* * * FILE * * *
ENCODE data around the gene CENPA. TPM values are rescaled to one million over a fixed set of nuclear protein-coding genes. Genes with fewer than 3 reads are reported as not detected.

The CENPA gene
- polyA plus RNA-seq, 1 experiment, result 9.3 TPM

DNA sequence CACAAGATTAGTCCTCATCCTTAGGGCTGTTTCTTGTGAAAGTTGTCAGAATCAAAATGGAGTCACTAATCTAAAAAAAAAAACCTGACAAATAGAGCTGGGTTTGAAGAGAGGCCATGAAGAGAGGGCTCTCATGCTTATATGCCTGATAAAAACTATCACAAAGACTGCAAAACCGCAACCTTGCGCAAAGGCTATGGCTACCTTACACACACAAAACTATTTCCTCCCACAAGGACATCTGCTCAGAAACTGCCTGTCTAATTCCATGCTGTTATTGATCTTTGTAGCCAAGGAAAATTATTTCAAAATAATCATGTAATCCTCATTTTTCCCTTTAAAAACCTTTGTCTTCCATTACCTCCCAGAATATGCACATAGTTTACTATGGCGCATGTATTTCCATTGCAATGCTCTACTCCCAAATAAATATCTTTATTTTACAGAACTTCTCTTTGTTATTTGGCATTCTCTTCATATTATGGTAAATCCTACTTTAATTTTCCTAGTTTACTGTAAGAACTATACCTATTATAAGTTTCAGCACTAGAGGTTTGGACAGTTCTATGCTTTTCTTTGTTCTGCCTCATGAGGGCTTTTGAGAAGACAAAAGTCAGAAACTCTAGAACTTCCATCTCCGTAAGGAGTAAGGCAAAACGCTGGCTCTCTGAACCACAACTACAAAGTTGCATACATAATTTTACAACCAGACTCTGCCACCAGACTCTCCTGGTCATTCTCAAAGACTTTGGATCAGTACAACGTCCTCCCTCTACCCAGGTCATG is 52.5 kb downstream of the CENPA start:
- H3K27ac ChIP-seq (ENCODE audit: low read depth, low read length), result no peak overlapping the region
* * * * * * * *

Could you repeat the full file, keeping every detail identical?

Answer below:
ENCODE data around the gene CENPA. TPM values are rescaled to one million over a fixed set of nuclear protein-coding genes. Genes with fewer than 3 reads are reported as not detected.

The CENPA gene
- polyA plus RNA-seq, 1 experiment, result 9.3 TPM

DNA sequence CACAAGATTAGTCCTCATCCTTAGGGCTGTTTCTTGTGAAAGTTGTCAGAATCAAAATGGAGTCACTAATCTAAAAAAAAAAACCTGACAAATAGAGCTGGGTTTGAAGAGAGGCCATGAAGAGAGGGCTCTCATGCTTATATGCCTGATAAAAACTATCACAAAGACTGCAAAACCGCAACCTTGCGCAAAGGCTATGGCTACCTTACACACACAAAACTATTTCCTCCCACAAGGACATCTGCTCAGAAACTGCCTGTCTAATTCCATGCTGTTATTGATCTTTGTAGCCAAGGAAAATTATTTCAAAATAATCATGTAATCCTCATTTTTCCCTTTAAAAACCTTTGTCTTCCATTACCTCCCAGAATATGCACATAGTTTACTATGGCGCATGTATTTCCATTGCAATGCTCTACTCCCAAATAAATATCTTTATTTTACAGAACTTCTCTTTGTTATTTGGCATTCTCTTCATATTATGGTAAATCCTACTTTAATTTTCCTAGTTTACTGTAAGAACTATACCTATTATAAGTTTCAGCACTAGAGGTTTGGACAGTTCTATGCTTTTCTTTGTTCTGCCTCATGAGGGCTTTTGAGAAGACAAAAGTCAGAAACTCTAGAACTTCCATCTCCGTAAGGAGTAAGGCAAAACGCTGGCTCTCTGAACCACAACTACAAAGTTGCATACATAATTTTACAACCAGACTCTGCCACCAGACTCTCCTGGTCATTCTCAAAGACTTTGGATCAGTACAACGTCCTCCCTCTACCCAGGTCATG is 52.5 kb downstream of the CENPA start:
- H3K27ac ChIP-seq (ENCODE audit: low read depth, low read length), result no peak overlapping the region